The Grande Sonnerie, the most complex Greubel Forsey creation to date, and also their very first chiming complication was awarded the “Mechanical Exception” prize at the Grand Prix d’Horlogerie de Genève on November 9. Greubel Forsey’s winner is, in fact, a grande et petite sonnerie with minute repeater.
This achievement puts them in a very exclusive club of haute-horologists with such illustrious names as Patek Philippe, Audemars Piguet, Jaeger-LeCoultre, Philippe Dufour and F.P. Journe
“Conducting 11 years of research, assembling no less than 935 parts, filing two patents, incorporating Greubel Forsey’s third Fundamental Invention (Tourbillon 24 Secondes), developing an acoustic resonance cage generating an extreme purity of sound, installing eleven functional safety features ensuring unparalleled intuitive ease of use, performing a three-year wearing test… As highlighted by this only partial list of the stages involved, the creation of the Grande Sonnerie was indeed a monumental undertaking by Robert Greubel, Stephen Forsey and their team. This timepiece embodies the quintessence of their expertise and their idea of horological excellence,” reads a statement from the watchmaker, highlighting the dedication that has gone into realising the Grande Sonnerie.
A petite sonnerie or small strike watch chimes audibly whenever the hour hand passes over an hour marker. A grande sonnerie, or grand strike, on the other hand, chimes audibly on the hour as well as every quarter-hour. A minute repeater chimes every time the minuter hand passes over the minute marker. Separate tones are used to mark the hours, quarter hours, and minutes. These chimers were invented, in the late 1600s, to enable the time to be determined in the dark or to be used by the visually impaired.
Grande Sonnerie watches are significantly more complex than mere minute repeaters. One area of difference between the two lies in how they are powered. Both are driven by an independent spring barrel. However, the repeater’s spring is wound using a separate mechanism and is often short-lived. A grand strike watch, on the other hand, is usually wound using the crown as the spring barrel and is expected to power the chiming mechanism for at least a day.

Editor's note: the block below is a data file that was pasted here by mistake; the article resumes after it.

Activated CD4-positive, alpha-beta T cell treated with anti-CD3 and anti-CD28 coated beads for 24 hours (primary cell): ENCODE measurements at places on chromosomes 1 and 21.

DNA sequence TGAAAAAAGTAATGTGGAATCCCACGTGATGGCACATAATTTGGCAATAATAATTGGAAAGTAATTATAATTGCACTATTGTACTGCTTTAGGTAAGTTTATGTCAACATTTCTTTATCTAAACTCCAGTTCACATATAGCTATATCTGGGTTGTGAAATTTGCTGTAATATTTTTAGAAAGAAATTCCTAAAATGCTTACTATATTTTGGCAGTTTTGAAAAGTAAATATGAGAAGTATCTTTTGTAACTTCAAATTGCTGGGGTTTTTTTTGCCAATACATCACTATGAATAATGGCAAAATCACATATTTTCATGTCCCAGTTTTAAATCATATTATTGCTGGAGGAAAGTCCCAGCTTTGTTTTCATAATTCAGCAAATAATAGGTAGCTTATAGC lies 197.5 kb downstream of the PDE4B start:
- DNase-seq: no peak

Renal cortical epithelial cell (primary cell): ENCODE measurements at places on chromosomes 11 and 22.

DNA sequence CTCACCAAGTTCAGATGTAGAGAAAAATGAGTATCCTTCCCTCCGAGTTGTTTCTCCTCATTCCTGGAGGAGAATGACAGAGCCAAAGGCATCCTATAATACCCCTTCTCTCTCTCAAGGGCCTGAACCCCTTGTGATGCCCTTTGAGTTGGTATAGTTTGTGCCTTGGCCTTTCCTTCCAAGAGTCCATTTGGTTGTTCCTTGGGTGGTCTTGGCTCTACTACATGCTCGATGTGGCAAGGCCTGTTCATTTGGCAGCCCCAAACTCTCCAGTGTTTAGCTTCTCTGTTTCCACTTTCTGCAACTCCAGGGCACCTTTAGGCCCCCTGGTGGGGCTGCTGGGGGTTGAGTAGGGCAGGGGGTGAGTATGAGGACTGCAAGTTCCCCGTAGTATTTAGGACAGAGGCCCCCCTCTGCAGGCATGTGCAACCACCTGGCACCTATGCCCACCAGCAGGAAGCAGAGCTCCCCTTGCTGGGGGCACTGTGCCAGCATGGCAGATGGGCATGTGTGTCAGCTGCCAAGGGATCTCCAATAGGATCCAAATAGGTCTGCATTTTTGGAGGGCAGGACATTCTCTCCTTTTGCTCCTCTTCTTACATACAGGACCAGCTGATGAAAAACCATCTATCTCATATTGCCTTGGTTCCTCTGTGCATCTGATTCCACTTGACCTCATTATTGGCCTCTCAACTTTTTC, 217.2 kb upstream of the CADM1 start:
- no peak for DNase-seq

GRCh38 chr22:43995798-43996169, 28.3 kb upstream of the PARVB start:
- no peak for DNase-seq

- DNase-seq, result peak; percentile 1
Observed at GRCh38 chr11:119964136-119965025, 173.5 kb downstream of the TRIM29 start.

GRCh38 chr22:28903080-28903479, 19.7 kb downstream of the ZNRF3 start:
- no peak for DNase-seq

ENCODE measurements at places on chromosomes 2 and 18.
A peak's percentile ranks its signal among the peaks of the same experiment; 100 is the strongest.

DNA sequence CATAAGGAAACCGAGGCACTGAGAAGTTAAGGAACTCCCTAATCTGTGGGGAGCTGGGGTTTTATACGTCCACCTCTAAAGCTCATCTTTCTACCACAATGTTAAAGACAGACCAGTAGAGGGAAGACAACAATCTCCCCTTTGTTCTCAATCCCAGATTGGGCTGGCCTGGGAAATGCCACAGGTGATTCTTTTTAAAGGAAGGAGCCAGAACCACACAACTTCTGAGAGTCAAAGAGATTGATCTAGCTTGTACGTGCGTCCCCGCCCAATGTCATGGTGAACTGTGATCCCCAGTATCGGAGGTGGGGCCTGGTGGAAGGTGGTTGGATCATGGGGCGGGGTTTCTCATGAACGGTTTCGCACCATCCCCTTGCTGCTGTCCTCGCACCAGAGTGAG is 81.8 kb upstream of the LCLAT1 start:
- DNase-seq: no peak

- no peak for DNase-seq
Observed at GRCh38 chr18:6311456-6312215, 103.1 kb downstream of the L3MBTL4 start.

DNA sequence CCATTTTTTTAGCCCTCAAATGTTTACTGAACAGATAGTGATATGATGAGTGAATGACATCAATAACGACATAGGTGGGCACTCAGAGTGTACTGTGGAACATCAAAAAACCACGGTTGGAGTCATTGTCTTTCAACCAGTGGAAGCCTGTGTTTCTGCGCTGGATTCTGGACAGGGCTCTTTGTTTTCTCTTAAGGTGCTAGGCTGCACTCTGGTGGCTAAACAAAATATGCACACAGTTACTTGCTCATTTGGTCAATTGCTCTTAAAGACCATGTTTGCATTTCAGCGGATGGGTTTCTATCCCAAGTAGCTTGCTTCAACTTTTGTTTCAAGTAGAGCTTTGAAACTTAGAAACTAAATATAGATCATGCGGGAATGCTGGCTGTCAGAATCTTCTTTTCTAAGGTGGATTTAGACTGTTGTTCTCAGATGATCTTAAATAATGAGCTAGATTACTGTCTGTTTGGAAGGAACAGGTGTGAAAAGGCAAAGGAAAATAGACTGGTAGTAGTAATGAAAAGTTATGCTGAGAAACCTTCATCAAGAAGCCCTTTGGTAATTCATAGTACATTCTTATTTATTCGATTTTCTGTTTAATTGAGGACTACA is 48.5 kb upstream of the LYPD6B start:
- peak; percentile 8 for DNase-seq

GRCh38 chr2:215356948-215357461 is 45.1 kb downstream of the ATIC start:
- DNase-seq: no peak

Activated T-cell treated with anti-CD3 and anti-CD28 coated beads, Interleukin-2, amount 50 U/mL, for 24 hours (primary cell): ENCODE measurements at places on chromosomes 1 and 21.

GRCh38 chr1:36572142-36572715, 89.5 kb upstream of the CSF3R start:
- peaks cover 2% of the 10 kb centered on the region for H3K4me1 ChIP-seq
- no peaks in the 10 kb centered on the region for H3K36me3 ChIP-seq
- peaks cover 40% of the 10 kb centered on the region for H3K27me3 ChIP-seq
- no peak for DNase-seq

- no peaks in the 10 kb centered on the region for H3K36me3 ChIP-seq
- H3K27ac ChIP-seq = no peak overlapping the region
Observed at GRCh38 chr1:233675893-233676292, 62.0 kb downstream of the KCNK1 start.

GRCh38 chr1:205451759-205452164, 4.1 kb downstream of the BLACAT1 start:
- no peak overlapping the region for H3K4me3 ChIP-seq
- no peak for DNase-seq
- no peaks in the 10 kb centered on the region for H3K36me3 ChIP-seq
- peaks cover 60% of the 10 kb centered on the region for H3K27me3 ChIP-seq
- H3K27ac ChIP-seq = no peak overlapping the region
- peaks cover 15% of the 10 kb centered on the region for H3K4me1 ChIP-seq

The Greubel Forsey Grande Sonnerie is a petite sonnerie, and a minute repeater. Its grand strike mechanism is capable of generating 20 hours’ worth of power reserve which translates to 80 activations of the chime. To keep track of the power remaining in the springs, there is a “Reserve de Sonnerie” indication on the dial placed between the two and three-hour markers. Adjacent to it, at the three-hour marker, is a smaller gauge to indicate which chime mode has been selected. There are three modes: PS stands for petite sonnerie, GS stands for grande sonnerie, and SL stands for Silent mode. The chimes of the minute repeater can also be turned on or off as required.
The titanium acoustic resonance cage was developed inside the caseband itself, to provide the loudest possible volume which is produced by the one-piece double cathedral gongs that are visible through the tourbillon’s lateral window. The two striking hammers are visible on the dial side and feature flat black-polishing, hand bevelling and polished countersinks. The gold bridge supporting them is relief-engraved. The acoustics of this Grande Sonnerie is all the more impressive given that the timepiece is water-resistant to 30 metres.
The Grande Sonnerie also features the brand’s signature 24-seconds rotation Tourbillon. Greubel Forsey managed to incorporate all of these in an all-titanium case that is just 0.93 mm thicker, with a 43.5 mm diameter and 16.13 mm height, than a comparable and less complicated Tourbillon 24 Seconds.